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After 39 years, audiences finally get a sequel to the acclaimed Stanley Kubrick horror masterpiece The Shining. To follow-up such an intense outing, without the original director or even cast, is both brave and in some respects a risk for all involved. Granted, The Shining is based on the novel of the same name by Stephen King. That said, the writer has stated his dislike for the Kubrick adaptation. King felt the movie focused less on the premise of the novel – alcoholism – and more on the ghosts that haunted the corridors of the Overlook Hotel.
For the sequel Doctor Sleep, again based on a King novel, Mike Flanagan was hired after his astonishing and claustrophobic 2018 Netflix hit The Haunting of Hill House. As news filtered early this year of the project, with British actor Ewan McGregor involved, expectations along with anticipation reached a high. Although, as always, the fear of a sub-standard effort was prevalent.
The Shining follows the Torrance family who relocate to the Overlook Hotel in the Colorado Rockies to act as winter caretakers. Writer and recovering alcoholic Jack Torrance (Jack Nicholson) is secluded in this grand hotel with his wife Wendy (Shelley Duvall) and young son Danny (Danny Lloyd). Danny possess a telepathic gift known as the ‘shining’ which allows him to see spirits and feel the vibrations of evil in surroundings. Jack slowly becomes unhinged in the isolation, due in some parts to the malevolent forces that stalk the hotel and influence his thoughts. All this leads to a psychological and violent game of cat-and-mouse as Wendy and Danny try to evade the now murderous Jack. The ending diverts from the book with both Wendy and Danny escaping the hotel, while Jack freezes to death. Over time The Shining, along with its small cast, became iconic. Every psychotic character since its release in cinema has been taking a lead from Nicholson’s warped creation.
Doctor Sleep continues directly where The Shining ended, as Wendy (now played by Alex Essoe, a refreshing change from the current trend of CGI re-creations) and Danny (Roger Dale Floyd) are putting their lives back together. It focuses heavily on the child as he learns to control his gifts. The ghosts he encountered at The Overlook continue to haunt him.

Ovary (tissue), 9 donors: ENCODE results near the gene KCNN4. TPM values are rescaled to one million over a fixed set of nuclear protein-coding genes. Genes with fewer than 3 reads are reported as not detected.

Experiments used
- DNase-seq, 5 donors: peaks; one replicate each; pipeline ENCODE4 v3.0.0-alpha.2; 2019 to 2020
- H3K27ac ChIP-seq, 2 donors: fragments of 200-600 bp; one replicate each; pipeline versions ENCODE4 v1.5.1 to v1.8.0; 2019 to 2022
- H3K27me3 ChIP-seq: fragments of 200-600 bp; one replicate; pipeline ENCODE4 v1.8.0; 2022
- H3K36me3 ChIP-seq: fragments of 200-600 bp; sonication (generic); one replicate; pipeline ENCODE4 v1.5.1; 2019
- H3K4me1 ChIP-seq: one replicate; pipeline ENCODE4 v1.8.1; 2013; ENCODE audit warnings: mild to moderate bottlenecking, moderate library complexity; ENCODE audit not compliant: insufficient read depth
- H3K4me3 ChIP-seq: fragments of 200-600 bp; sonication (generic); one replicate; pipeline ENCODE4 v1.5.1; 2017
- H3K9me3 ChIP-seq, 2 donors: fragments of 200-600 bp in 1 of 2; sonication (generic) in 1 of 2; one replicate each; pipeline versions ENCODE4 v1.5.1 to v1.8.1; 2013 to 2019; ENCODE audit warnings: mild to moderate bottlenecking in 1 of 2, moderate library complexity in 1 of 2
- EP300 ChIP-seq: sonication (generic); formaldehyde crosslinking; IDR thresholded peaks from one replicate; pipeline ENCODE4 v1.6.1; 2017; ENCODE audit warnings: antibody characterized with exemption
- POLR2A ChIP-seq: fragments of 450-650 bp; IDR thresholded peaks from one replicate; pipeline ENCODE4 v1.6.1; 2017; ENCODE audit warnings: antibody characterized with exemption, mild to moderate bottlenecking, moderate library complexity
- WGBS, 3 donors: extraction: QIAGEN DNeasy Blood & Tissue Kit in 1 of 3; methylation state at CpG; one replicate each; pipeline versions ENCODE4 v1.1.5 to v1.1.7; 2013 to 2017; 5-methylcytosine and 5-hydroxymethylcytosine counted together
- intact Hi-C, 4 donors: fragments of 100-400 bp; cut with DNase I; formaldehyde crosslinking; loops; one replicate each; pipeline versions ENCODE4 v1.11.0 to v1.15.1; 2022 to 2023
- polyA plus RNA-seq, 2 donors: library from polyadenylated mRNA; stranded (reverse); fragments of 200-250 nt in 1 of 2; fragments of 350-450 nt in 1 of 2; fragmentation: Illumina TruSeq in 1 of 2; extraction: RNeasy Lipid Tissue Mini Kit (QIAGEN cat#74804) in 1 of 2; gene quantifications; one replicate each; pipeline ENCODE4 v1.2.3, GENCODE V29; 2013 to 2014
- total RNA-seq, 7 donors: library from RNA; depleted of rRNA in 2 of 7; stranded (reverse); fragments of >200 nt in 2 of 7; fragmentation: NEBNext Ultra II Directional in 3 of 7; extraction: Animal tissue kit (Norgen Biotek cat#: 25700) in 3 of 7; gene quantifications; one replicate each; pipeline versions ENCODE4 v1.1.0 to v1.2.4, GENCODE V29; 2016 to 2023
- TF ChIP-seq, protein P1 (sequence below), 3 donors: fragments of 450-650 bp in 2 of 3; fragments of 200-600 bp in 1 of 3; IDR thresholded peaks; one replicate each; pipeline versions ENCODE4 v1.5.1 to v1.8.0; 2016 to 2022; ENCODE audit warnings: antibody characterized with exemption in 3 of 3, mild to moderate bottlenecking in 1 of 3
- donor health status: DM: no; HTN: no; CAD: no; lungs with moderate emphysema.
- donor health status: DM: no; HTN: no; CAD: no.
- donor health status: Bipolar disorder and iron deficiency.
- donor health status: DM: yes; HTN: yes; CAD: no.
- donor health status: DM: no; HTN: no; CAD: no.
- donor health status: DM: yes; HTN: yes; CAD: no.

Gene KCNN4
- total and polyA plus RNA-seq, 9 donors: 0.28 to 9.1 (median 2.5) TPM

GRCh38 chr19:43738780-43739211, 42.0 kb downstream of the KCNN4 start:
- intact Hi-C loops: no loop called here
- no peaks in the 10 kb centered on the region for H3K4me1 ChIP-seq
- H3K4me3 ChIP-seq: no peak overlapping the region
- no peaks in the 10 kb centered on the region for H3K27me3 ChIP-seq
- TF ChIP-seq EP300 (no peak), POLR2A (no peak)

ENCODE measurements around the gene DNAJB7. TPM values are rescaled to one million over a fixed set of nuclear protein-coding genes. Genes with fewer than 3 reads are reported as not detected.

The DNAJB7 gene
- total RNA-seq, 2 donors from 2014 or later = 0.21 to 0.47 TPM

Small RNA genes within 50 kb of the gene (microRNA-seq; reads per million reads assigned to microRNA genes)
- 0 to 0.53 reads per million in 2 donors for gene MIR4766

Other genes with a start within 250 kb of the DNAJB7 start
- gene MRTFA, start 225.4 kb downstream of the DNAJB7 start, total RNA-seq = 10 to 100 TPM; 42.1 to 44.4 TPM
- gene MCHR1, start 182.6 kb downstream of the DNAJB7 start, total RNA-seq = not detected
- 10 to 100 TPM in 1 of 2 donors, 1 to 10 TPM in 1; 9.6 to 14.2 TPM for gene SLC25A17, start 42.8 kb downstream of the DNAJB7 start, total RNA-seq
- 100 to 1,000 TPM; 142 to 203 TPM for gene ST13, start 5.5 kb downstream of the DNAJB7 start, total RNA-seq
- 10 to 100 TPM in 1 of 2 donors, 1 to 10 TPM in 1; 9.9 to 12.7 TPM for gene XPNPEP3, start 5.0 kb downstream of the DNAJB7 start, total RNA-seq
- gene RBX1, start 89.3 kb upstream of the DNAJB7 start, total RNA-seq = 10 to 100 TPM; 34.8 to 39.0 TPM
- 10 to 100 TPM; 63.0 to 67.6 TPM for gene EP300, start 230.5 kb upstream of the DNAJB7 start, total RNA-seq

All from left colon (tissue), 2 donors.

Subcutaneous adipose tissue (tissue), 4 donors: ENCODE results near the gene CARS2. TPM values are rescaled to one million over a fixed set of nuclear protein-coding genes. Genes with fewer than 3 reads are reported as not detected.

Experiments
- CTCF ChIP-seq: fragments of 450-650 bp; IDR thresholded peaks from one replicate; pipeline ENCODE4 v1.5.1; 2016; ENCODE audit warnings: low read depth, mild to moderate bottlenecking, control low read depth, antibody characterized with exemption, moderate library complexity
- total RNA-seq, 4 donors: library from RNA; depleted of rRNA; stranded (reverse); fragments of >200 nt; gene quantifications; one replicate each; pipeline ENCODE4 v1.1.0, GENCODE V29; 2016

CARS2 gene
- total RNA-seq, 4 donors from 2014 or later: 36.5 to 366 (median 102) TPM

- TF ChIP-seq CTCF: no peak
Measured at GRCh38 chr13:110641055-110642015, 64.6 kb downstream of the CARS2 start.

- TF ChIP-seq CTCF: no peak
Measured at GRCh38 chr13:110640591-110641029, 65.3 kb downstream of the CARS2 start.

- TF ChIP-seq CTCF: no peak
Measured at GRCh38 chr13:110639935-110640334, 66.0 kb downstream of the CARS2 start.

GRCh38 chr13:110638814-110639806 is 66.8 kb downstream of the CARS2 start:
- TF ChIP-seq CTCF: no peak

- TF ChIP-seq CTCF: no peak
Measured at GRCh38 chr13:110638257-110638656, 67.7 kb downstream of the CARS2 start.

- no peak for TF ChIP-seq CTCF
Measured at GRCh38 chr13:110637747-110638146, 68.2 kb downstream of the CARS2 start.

However, there is more than one story going on in Doctor Sleep: we learn about the presence of vampiric beings who ‘feed off’ the life force of children similar to Danny. This immortal crew are known as the ‘True Knot’ and are led by Rose The Hat (Rebecca Ferguson). Their introduction to the narrative is confusing and continues this way: there is no clear explanation as to who they are or their overall purpose. This issue is emblematic of the only main downside to Doctor Sleep. At times there are too many story lines happening at once.
Moving to the present day, we find Danny (Ewan McGregor) on a mission of self-destruction. He is struggling to deal with childhood trauma and the memory of his alcoholic father while he turns into the very same drunken, violent and self-deprecating individual. The audience follows Danny’s struggle with sobriety, as the ghosts of his past are always close behind. The story switches back and forth between the True Knot as they recruit and hunt, along with a powerful young telepathic called Abra Stone (Kyliegh Curran) who shines similar to Danny. Using astral projection she reaches out to Danny, inadvertently alerting the True Knot of her presence. With Rose and her minions seeking to harm Abra, it’s up to Danny to protect her.
The beauty of Doctor Sleep stems from its claustrophobic settings and twisting story. After a sluggish opening, the slow pace actually proves advantageous, making a complicated narrative easy to follow. It also allows Flanagan to explore in more depth the perils of addiction – Danny and Rose are both addicts, one in recovery, one succumbing to temptation – a theme of the source material of which King clearly feels passionate about.
Doctor Sleep is solid and is far better than the other King-based sequel of this year: the overlong and messy It Chapter 2. However, while it stands on its own as a chilling outing – one the author of its source actually approves of this time – it is not as atmospheric or overpowering as Kubrick’s The Shining. In fact, the actual star of Doctor Sleep is the recreation of the original’s Overlook Hotel. Once we see the building’s hallways – lovingly restored to perfection – the shivers creep in, reminding the audience of a terrifying milestone in cinema, one which can’t really ever be topped.